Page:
Blog & News
Friday 5: Things To Ponder This Week In Higher Ed 3/5/21
Join us on March 19 for our upcoming Friday 5 Live! as we discuss communication & resiliency with Rob Bower of Berea College.
New Hampshire’s Governor, Chris Sununu, has proposed the state merge the University System of New Hampshire with the Community College System of New Hampshire creating one unified organization called the New Hampshire College and University System. The goal of the merger is to save the state money while offering students expanded opportunities and ease of transfer. The state Legislature will have to approve the proposal before it is finalized. Other states like Vermont and Pennsylvania are examining merger options. New Hampshire is grappling with projected enrollment declines. The state’s community college leadership is concerned about the impact of a merger on their ability to advocate for their students and institutions.
60% of student respondents said they needed help during the past 12 months for emotional or mental health distress: Survey data from the Healthy Minds Survey which involved 33,000 students at 36 institutions in fall 2020
The pandemic has highlighted the critical importance of early childhood resources and teachers. EdSurge examines new arguments industry experts are making for radically rethinking how individuals come to the field of early childhood education. The National Head Start Association and The Bellwether Education Partners, both of which advocate for the needs of underserved students, recommend new credentialing opportunities for early childhood educators including a national apprenticeship program and expanding pathways to degree completion.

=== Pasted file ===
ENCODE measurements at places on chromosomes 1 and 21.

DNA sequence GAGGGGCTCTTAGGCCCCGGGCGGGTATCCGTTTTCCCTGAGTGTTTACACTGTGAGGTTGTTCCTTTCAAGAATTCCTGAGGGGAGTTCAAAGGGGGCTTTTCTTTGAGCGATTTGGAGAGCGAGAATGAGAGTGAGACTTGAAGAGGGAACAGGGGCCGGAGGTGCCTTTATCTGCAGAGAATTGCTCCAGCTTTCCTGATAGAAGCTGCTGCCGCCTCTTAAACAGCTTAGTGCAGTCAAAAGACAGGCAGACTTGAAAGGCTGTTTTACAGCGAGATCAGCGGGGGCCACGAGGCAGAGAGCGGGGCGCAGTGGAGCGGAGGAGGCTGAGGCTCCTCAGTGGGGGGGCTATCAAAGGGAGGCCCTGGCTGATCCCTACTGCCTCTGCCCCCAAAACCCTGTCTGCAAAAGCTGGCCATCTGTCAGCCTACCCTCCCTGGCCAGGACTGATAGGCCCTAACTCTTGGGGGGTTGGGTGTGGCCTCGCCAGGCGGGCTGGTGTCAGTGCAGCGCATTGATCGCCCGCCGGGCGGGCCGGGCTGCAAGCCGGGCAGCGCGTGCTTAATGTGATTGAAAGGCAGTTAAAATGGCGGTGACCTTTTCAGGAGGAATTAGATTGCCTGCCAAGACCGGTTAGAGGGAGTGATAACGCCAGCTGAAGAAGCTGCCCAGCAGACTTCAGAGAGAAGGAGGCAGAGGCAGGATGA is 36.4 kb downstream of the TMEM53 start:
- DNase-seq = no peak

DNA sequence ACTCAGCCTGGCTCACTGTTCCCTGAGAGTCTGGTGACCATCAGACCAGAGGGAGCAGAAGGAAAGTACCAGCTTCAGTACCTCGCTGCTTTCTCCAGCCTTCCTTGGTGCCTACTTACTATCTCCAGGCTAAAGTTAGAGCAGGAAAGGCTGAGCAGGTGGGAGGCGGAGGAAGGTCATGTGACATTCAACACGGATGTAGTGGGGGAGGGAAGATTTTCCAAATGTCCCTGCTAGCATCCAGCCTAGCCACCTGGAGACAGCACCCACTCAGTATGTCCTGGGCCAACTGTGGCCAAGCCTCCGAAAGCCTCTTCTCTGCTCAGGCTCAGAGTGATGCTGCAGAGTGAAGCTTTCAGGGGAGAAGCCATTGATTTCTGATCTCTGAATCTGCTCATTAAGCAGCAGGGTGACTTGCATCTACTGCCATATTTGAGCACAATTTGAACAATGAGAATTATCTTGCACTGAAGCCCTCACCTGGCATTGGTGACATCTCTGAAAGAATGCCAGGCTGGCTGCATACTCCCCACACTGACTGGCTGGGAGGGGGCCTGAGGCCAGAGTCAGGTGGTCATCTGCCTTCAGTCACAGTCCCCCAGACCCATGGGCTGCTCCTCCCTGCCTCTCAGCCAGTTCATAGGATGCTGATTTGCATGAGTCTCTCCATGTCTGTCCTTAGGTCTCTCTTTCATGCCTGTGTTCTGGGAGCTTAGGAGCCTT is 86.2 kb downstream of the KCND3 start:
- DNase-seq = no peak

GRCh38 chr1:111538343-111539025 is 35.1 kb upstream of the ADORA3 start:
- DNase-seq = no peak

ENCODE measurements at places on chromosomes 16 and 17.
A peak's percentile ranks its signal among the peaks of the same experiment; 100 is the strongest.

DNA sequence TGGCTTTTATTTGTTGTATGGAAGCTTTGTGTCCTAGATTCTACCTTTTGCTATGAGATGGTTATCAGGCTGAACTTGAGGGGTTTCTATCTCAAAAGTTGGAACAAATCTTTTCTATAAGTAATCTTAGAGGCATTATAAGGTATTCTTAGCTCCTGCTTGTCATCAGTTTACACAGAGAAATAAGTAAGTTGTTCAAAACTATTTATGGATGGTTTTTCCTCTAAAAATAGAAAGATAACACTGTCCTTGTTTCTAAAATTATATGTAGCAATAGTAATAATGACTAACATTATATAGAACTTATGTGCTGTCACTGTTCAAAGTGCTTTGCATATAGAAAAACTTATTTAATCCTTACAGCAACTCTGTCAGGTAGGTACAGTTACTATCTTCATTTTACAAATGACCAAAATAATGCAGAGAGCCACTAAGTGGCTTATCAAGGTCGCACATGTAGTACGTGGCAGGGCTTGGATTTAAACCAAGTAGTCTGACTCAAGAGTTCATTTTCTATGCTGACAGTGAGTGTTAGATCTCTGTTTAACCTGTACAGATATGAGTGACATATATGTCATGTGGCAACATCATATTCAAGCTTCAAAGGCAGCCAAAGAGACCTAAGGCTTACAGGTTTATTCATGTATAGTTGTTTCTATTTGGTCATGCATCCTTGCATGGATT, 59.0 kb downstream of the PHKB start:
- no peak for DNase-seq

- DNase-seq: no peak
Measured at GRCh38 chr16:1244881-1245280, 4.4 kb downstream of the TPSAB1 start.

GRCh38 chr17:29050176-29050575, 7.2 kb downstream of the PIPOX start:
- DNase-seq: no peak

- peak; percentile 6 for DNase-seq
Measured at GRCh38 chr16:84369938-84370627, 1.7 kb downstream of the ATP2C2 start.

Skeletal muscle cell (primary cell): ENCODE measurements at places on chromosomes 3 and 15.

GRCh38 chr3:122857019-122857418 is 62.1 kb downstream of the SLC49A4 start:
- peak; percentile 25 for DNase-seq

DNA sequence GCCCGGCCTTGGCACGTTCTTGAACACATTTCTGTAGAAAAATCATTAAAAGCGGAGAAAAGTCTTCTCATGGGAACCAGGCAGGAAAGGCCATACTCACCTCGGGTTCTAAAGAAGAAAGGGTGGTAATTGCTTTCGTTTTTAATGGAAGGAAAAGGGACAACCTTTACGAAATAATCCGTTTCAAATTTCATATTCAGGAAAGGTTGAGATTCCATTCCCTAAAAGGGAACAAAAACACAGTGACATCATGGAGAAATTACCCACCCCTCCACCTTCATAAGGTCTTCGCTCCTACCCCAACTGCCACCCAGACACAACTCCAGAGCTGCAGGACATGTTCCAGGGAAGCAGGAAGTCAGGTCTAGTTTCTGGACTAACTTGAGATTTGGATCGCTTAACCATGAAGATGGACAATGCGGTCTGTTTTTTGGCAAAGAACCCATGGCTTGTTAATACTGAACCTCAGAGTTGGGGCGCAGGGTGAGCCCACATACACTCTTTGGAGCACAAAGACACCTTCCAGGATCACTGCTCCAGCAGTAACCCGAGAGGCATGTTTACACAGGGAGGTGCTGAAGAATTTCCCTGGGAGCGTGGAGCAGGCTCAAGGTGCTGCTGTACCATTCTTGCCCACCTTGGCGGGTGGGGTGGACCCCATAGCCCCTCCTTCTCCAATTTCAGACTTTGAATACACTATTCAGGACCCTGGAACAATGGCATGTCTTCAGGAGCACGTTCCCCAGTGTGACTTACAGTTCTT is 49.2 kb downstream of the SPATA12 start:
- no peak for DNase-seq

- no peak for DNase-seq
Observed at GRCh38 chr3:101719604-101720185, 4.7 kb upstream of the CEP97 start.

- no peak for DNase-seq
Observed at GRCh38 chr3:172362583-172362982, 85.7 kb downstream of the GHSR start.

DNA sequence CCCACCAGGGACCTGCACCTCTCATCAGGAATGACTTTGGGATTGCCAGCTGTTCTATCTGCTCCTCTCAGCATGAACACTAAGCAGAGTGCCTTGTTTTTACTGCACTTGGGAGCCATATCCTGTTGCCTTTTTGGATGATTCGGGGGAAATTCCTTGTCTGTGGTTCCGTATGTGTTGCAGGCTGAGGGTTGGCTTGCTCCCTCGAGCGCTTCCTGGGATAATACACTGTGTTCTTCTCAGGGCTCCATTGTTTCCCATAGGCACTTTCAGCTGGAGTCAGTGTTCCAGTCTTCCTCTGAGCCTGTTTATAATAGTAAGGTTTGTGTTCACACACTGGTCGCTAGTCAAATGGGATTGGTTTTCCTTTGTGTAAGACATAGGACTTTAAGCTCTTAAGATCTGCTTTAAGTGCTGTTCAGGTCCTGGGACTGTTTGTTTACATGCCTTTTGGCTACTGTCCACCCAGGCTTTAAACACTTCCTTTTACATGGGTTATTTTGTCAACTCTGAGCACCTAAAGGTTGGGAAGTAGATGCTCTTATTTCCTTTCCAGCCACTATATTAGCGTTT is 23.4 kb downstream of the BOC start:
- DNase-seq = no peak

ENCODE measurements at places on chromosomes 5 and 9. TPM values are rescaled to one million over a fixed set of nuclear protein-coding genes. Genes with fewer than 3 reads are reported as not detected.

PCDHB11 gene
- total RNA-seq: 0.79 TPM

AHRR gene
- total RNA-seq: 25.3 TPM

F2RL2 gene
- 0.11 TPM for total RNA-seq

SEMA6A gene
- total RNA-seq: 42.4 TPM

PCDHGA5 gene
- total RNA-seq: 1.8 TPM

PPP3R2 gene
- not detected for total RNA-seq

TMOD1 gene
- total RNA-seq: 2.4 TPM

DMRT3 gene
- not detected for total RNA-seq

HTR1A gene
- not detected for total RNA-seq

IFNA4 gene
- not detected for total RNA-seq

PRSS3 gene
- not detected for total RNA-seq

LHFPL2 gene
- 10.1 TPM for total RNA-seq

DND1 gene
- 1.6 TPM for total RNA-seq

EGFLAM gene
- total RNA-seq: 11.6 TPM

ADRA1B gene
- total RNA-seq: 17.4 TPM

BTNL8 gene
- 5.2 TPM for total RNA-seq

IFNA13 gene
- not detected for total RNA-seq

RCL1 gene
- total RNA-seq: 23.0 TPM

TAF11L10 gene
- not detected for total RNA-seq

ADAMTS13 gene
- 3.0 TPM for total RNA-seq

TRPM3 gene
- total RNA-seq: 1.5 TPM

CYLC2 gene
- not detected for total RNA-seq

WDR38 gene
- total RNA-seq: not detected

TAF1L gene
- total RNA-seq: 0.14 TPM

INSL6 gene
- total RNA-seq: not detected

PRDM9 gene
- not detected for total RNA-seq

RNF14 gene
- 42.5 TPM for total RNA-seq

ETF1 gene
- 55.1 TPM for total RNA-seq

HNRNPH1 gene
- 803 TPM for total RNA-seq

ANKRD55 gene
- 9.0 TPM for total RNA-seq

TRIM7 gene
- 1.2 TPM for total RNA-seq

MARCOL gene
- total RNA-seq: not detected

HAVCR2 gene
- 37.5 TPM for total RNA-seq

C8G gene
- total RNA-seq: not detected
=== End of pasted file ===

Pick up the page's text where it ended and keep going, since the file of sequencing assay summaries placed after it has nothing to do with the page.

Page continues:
“The pandemic catalyzed this previously unmatched level of attention on early care and education. The potential for aspirational change to early educator preparation is possible right now.” - Ashley LiBetti, associate partner of policy and evaluation at Bellwether Education Partners
Employment opportunities fell by 11% in the public higher education sector in 2020. The Brookings blog examines the reasons behind the decline in employment opportunities. Job loss was the result of slowdown in hiring and not largely caused by layoffs or worker turnover at all levels in public education. Positions at all levels went unfilled as a result of formal or informal hiring freezes. Researchers argue that it will take an increase in enrollment to create new job opportunities.
March 5, 2021